10.23.2010

On Writing

Full confession: I am a serious football fan, and I dork out over fantasy football. I watch games all weekend long. My wife thinks I need help; my daughter loves it. "Ball-ball!" she says, and we eat the Cheetos and cheer for the ball-ball.

But I can't stand it when folks call into the radio shows, seeking the advice of fantasy football "experts." Seriously? Experts? On giving advice about watching football and deciding which players you should play?

If you have a fantasy football team, then you obviously care about the game of fantasy football, and you've gone one large step beyond a large percentage of football fans. You probably watch a lot of football. So why should you call into a show and ask someone else about which players you should play in a given week?

If you play fantasy football, then play it! Don't ask others about how to play it!

In unrelated but sort of barely tangential news, please read this
post by Scalzi on writing.

Listen, you either write or you don't. Just like you either play fantasy football or you call people to solicit advice on how to play fantasy football (nah, it really doesn't work as a clear parallel...).

If you go around making fiction with your mouth, you're not a writer, you're a liar. If you go around telling people about how you'd like to write, but you just don't have the time, then why are you talking to people? Shouldn't you just be writing right about then?

And if you say you can tell a story on paper but you never do it, then you're making fiction with your mouth.


Writers write, and then they also do the other stuff. They exercise, parent their offspring, keep an orderly house, maintain social obligations; if you want to write, then you should actually produce some writing. Amongst those other things.

When I can't sleep, I tell myself a story.

Some dumbass named Dan was typing on a keyboard. He had a blog...

It helps me sleep to create those stories, but if I never put anything together on a page, then I don't think that makes me a writer. Others views, of course, will vary...

But here's a refreshing development from my creative writing class at FSC this term. These kids can write. A few of them will likely publish soon. I'm competing with one, I think, in the upcoming Apex anthology, and I'm likely wormfood. His story has character and panache.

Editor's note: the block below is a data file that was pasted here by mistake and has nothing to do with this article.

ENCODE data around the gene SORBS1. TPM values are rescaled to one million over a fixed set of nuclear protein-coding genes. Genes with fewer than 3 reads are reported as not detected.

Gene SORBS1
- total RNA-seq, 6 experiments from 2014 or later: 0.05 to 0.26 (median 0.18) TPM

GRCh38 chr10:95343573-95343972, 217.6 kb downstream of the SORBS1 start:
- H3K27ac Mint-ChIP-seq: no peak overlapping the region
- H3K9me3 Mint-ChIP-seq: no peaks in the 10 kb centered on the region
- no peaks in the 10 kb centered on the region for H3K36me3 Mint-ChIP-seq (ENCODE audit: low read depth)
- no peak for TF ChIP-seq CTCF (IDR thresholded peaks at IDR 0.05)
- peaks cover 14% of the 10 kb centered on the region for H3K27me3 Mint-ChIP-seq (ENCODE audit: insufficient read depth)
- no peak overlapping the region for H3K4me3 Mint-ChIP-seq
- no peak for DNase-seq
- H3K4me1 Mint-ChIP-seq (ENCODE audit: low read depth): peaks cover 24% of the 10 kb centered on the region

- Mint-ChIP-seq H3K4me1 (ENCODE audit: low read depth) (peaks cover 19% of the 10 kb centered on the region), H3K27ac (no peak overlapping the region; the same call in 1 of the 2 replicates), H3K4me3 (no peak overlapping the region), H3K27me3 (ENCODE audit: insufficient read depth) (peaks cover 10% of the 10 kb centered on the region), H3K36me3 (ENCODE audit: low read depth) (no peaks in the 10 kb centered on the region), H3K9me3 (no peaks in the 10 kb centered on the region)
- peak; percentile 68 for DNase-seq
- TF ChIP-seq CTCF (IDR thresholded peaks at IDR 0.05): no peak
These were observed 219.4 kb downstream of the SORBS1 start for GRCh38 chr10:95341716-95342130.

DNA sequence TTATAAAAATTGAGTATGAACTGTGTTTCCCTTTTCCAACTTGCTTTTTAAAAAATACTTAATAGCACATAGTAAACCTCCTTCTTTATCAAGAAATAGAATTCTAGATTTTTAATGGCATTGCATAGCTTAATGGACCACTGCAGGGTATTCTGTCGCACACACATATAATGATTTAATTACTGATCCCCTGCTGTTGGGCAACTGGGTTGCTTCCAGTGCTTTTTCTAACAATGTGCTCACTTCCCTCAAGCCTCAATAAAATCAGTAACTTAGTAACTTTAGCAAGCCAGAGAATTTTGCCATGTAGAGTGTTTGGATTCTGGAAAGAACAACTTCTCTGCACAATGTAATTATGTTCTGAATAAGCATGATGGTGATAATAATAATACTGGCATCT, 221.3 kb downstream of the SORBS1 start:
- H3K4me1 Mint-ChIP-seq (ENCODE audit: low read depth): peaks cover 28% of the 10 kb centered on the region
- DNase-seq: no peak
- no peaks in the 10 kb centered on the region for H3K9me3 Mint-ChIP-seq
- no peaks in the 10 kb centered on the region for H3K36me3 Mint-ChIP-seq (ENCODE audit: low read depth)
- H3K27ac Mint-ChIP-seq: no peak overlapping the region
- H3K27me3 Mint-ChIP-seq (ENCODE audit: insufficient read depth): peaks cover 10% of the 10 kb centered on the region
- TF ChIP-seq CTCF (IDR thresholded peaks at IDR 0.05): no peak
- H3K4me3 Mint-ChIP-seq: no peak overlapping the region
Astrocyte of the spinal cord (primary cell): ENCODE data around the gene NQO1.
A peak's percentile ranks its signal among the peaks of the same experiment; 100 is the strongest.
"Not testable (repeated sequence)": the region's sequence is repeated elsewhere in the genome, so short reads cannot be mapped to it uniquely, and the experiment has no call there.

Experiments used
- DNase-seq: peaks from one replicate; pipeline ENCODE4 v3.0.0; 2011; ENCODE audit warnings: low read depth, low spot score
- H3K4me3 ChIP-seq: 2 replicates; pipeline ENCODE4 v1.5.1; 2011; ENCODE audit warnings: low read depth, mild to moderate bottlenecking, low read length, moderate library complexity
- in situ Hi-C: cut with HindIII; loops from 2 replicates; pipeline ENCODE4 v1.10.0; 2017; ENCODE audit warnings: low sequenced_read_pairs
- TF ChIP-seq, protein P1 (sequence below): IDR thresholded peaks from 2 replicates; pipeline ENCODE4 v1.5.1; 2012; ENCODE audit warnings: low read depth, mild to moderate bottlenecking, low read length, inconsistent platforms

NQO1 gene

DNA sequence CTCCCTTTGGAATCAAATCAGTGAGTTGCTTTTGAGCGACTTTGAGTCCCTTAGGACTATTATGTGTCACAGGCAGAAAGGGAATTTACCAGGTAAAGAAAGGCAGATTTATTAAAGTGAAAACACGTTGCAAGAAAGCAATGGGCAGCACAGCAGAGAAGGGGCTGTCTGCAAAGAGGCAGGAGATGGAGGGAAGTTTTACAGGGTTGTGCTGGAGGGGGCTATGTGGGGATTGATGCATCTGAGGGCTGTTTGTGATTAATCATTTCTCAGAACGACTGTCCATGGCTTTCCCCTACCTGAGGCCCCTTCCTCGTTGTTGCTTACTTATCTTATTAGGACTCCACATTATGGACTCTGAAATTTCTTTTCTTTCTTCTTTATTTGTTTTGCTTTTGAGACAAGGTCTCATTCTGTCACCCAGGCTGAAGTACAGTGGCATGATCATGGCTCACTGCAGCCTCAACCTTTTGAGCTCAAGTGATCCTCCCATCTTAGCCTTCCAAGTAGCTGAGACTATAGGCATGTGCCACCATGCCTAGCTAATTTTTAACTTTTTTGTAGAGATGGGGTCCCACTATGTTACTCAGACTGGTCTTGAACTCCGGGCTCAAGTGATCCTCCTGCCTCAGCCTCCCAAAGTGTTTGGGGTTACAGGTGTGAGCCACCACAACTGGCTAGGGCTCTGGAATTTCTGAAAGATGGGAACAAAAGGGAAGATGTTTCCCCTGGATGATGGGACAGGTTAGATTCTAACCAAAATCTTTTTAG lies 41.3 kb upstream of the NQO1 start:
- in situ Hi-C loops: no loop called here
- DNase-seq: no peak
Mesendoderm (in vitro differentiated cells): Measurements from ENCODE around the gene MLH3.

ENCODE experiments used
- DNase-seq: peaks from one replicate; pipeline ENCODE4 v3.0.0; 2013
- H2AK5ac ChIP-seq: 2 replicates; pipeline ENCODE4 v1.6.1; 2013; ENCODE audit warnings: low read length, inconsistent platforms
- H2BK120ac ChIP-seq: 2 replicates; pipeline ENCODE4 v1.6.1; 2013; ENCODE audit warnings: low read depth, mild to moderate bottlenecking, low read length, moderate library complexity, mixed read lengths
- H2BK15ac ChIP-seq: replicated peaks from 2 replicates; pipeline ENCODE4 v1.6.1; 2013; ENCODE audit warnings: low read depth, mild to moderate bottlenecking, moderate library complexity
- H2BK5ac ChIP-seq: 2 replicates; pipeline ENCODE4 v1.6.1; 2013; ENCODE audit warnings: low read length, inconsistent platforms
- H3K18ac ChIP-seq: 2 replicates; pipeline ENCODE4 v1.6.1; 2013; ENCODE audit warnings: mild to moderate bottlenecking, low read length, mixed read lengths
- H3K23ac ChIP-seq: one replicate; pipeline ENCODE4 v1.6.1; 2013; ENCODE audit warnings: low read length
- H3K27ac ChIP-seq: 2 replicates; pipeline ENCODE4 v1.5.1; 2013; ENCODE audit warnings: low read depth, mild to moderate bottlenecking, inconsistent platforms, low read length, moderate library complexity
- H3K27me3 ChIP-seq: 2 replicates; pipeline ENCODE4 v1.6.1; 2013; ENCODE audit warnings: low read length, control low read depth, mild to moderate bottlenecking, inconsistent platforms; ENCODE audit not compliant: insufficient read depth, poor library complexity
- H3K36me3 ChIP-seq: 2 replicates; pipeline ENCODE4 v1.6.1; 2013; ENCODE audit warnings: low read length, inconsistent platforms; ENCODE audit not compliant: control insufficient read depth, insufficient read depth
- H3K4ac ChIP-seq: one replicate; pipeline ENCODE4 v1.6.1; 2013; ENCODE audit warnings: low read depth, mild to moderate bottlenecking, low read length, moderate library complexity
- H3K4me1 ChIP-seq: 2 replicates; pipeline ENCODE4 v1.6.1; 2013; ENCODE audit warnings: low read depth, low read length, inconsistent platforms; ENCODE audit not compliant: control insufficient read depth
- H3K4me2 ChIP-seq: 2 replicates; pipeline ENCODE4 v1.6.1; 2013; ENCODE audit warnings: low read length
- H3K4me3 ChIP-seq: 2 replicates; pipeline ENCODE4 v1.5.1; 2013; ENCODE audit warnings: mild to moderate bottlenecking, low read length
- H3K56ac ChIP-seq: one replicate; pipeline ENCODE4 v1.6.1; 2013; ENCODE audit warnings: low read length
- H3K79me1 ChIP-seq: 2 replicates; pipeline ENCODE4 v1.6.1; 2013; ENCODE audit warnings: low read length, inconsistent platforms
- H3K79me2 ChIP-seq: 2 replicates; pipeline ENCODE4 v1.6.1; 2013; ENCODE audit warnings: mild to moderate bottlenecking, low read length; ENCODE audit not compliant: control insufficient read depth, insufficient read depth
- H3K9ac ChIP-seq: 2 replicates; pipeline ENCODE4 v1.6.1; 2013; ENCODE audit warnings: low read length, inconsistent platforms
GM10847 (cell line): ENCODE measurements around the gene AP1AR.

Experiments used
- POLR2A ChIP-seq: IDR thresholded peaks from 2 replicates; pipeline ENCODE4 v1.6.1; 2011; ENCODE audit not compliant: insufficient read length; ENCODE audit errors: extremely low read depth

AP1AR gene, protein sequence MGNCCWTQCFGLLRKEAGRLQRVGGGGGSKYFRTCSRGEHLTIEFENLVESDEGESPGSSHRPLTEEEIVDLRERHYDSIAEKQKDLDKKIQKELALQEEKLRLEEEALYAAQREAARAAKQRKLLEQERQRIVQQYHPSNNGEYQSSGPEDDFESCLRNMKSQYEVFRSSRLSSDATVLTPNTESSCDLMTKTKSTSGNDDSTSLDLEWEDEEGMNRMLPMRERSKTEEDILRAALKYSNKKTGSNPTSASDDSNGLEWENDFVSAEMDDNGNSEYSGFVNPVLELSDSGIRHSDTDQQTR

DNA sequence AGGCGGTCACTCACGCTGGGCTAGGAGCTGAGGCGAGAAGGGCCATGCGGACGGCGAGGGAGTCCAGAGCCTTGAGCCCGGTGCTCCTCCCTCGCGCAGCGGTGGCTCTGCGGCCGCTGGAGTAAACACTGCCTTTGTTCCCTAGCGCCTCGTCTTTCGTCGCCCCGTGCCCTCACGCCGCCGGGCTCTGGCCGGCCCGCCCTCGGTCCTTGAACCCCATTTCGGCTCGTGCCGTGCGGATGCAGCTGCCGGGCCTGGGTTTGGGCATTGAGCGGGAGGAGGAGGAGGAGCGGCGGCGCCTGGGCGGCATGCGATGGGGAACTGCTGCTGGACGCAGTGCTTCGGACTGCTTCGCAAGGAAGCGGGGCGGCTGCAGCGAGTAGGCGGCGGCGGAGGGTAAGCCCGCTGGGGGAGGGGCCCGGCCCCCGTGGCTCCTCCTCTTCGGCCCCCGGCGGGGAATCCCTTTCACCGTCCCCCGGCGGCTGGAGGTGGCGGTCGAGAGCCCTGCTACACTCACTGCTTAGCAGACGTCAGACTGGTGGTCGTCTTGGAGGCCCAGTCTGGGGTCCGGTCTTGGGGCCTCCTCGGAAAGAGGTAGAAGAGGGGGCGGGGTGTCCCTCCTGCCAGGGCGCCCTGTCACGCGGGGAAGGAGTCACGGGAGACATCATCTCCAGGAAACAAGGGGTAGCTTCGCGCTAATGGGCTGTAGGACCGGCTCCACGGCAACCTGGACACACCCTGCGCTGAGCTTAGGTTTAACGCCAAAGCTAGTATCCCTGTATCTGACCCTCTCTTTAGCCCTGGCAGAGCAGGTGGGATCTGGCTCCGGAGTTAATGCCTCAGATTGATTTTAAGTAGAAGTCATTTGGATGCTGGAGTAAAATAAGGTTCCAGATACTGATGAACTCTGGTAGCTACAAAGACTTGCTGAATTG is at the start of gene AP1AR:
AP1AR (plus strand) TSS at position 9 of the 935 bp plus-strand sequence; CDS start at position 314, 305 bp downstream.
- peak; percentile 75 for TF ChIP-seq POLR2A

Bully for him!

I write this post because this is sort of becoming frustrating. Pick your own fantasy football players. If you say you want to write, write something down, all the way until you type the words "The End."

Or, if you prefer, just keep telling everyone about how you would like to write. Tell folks about how you've always had the absolute craziest dreams! And wouldn't they just make the best movies! If only you had the time to write them down!

Sheesh, your creativity astounds us (as do your dream recitations over brunch--seriously...stop it)!

I don't tell people that I write anymore (for the most part...occassionally I meet actual writers). It just sucks to have to shake my head every time in mock sorrow about how it's such a damned shame that the world was deprived of these fantastic tales.

Write.


Do it when you can, and produce something when you are finished. Tell that danged story. People would like to hear it!

Oh, and start Demaryius Thomas this weekend at home against Oakland. They'll be rolling coverage to Brandon Lloyd and Kyle Orton will need an outlet option...

2 comments:

Milo James Fowler said...

Writers write. True that. I use my blog to hold myself accountable. The status bars for my WiPs, while a little dorky, help me to stay focused. The comments by fellow writers encourage me. Ideas are great -- write them down, and get a story going.

Good luck on your Apex sub!

Daniel W. Powell said...

Good Morning Milo,

Thanks for dropping by; I hope the writing is going well...

It really does help to have a community of like-mided folks when it comes to support for creative works. That's the best thing this darned internet has been able to offer up, and it's a boon.

Keep working toward "The End," Brother...

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